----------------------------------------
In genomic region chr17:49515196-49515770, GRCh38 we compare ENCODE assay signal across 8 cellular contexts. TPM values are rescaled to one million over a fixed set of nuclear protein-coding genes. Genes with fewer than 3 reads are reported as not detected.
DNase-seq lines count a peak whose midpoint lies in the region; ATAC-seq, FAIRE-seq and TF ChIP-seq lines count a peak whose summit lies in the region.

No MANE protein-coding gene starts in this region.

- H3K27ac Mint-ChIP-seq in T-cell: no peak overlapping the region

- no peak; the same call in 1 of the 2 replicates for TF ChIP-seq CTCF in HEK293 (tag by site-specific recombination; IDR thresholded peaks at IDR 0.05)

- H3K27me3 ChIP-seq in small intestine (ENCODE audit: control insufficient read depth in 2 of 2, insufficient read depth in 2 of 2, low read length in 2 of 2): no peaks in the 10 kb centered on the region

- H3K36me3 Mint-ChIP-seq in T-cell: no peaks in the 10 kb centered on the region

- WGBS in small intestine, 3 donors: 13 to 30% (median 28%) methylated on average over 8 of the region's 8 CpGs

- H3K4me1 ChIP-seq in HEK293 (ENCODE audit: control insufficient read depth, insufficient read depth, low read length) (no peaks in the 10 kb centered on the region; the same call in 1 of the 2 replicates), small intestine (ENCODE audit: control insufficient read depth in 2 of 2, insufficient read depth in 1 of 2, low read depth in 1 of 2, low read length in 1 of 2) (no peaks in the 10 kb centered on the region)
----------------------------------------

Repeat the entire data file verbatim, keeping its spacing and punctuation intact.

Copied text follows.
In genomic region chr17:49515196-49515770, GRCh38 we compare ENCODE assay signal across 8 cellular contexts. TPM values are rescaled to one million over a fixed set of nuclear protein-coding genes. Genes with fewer than 3 reads are reported as not detected.
DNase-seq lines count a peak whose midpoint lies in the region; ATAC-seq, FAIRE-seq and TF ChIP-seq lines count a peak whose summit lies in the region.

No MANE protein-coding gene starts in this region.

- H3K27ac Mint-ChIP-seq in T-cell: no peak overlapping the region

- no peak; the same call in 1 of the 2 replicates for TF ChIP-seq CTCF in HEK293 (tag by site-specific recombination; IDR thresholded peaks at IDR 0.05)

- H3K27me3 ChIP-seq in small intestine (ENCODE audit: control insufficient read depth in 2 of 2, insufficient read depth in 2 of 2, low read length in 2 of 2): no peaks in the 10 kb centered on the region

- H3K36me3 Mint-ChIP-seq in T-cell: no peaks in the 10 kb centered on the region

- WGBS in small intestine, 3 donors: 13 to 30% (median 28%) methylated on average over 8 of the region's 8 CpGs

- H3K4me1 ChIP-seq in HEK293 (ENCODE audit: control insufficient read depth, insufficient read depth, low read length) (no peaks in the 10 kb centered on the region; the same call in 1 of the 2 replicates), small intestine (ENCODE audit: control insufficient read depth in 2 of 2, insufficient read depth in 1 of 2, low read depth in 1 of 2, low read length in 1 of 2) (no peaks in the 10 kb centered on the region)